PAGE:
This method and its findings were enough to convince most of Lerner’s naysayers; as a result, many assumed that Satoshi netted roughly 1,000,000 bitcoin as a reward for his solitary mining in the early days of his creation.BitMEX Rethinks Lerner’s MethodThis week, BitMEX Research revisited Lerner’s research, although it arrived at a different conclusion.BitMEX Research does agree with Lerner’s findings to a point, and they have no problems with his method. But they also argue that his findings only support his argument up to August 2009.“After August 2009, the pattern breaks down to some extent. The gradient of the slopes varies considerably (from 1.1 nonces per block to 10 nonces per block),” BitMEX Research explains. “At the same time, the height of the slopes is inconsistent and there are many large gaps between them. Therefore, although the image still looks compelling, the evidence that the miner is one entity is somewhat weak, in our view.”The research finally concludes that “the number of blocks allocated to the dominant miner is grossly overestimated.” The authors continue to write that “[even] if the slopes are similar, this could be because different entities had a similar setup. Each miner is not independent, in the sense that they are likely to be running the same software or could be using the same popular hardware, which could produce the same pattern.”A more likely figure for how many bitcoins Satoshi mined, the report reads, is likely between 600,000 and 700,000.It’s important to note that the biggest assumption in this case is that Satoshi is the dominant miner in the network’s early days. There’s no hard evidence to confirm this hypothesis, something BitMEX acknowledges in its report.The Implications of This EvidenceIn the Bitcointalk Forum detailing Lerner’s original evidence, some community members argue that the mining rewards reaped by the first miner (be that person Satoshi or otherwise) is unethical. In effect, these critics say, these rewards act like a pre-mine of sorts. With no one else on the network, Satoshi would have been able to mine without competition and, as a result, he accumulated a treasure trove of bitcoin.Whether this critique is valid or not, the new evidence BitMEX presents may partly mitigate these concerns. Though these same critics may find little solace in the notion that Satoshi or the first miner may only own 30-40 percent fewer coins than originally evidenced, it appears as though, at least from August 2009 on, Satoshi wasn’t the only miner on the network. BitMEX calls into question just how many blocks Satoshi mined, meaning that the first year’s block rewards may not have been so centrally allocated as originally assumed. Under this argument, the network was more active in its nascency thanks to a handful of early adopters, so Satoshi couldn’t have monopolized it as some critics claim.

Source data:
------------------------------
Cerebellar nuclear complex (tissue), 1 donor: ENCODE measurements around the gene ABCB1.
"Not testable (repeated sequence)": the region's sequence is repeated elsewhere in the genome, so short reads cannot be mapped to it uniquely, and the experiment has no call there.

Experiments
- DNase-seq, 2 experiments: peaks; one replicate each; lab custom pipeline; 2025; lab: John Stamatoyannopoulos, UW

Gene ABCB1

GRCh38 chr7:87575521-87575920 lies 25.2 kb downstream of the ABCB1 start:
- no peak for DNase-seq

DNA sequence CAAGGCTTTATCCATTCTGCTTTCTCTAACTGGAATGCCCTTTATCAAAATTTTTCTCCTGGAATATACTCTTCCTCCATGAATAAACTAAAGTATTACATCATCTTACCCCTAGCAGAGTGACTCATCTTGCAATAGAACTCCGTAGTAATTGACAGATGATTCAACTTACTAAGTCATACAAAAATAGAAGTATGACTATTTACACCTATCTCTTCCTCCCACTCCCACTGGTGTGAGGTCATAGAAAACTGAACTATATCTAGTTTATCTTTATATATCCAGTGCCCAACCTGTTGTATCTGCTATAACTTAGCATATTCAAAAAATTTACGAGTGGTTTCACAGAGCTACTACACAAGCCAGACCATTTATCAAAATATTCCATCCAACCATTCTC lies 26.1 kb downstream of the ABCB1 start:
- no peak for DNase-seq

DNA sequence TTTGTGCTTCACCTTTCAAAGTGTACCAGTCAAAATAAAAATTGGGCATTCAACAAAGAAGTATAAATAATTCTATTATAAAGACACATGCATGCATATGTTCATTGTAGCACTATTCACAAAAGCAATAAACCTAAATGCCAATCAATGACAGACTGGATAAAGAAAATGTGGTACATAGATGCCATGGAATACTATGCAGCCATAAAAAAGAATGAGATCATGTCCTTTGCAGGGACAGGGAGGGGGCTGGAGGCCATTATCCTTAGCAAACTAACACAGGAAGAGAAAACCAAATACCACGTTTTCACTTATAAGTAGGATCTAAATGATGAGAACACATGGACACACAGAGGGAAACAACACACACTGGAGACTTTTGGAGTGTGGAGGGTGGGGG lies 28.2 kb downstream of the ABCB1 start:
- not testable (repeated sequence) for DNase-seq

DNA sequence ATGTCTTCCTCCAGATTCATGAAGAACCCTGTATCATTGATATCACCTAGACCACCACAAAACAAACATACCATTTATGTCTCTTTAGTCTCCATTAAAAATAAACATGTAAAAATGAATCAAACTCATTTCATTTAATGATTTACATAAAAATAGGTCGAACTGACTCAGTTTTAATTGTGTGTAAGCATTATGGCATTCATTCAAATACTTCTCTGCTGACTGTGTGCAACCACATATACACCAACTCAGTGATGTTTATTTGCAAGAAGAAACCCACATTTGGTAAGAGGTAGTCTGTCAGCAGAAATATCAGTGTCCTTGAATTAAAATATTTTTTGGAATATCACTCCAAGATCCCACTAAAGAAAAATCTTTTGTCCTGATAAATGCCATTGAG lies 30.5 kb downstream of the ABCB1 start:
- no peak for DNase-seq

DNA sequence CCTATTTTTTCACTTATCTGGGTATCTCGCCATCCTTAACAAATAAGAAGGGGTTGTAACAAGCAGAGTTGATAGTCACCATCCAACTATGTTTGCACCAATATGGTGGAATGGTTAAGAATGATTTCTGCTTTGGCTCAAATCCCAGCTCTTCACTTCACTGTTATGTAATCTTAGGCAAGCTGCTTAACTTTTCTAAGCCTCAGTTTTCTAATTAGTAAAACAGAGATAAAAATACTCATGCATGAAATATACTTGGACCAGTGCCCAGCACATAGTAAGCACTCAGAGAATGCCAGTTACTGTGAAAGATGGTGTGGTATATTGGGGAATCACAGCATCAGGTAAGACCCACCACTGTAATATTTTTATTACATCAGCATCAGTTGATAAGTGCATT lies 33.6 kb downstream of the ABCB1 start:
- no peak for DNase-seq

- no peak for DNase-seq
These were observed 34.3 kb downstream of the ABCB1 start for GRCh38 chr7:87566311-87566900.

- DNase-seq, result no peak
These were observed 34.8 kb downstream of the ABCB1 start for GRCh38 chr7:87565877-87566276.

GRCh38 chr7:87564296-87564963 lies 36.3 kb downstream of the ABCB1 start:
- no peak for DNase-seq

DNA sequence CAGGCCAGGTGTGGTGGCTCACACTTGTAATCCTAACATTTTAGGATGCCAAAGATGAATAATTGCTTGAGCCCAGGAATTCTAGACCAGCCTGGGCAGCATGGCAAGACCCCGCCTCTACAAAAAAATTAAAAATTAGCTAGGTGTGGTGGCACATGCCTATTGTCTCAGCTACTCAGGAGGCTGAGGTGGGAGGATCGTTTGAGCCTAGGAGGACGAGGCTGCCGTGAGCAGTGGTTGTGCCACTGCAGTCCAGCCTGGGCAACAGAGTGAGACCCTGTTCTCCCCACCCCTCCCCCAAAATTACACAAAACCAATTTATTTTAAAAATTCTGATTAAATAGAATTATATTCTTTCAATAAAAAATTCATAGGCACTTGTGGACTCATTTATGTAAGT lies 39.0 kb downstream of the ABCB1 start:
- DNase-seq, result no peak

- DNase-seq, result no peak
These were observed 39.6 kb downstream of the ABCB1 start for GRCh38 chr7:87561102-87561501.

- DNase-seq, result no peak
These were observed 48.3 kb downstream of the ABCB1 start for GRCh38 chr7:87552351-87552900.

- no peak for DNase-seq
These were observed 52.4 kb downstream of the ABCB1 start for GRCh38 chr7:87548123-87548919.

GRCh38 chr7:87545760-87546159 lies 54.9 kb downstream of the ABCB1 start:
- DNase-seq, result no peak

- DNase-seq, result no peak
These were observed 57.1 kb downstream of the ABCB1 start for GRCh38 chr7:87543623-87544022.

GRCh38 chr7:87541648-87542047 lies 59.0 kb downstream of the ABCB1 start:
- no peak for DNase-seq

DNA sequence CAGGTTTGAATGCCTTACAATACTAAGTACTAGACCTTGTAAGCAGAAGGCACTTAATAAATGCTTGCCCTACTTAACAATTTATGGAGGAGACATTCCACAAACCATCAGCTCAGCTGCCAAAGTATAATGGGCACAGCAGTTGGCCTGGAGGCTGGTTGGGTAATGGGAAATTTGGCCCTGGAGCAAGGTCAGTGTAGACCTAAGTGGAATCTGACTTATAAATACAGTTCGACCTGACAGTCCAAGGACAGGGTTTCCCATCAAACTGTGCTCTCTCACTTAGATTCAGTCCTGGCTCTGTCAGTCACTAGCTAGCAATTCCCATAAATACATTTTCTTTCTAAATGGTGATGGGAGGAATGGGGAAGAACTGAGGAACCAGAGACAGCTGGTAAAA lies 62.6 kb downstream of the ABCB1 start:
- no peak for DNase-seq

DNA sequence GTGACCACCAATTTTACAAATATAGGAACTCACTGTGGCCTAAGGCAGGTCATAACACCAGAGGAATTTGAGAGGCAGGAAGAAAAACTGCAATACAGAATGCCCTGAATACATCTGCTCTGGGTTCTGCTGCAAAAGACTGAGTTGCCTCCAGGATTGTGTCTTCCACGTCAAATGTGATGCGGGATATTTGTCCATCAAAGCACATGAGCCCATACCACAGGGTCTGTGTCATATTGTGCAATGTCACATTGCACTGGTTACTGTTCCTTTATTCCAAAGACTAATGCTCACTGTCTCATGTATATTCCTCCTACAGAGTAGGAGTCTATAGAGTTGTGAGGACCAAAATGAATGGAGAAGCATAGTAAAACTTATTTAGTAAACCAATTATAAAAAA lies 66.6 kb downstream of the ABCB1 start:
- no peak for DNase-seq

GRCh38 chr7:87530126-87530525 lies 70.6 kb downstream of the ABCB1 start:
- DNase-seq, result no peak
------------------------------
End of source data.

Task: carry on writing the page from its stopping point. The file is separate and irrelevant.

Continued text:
This article originally appeared on Bitcoin Magazine.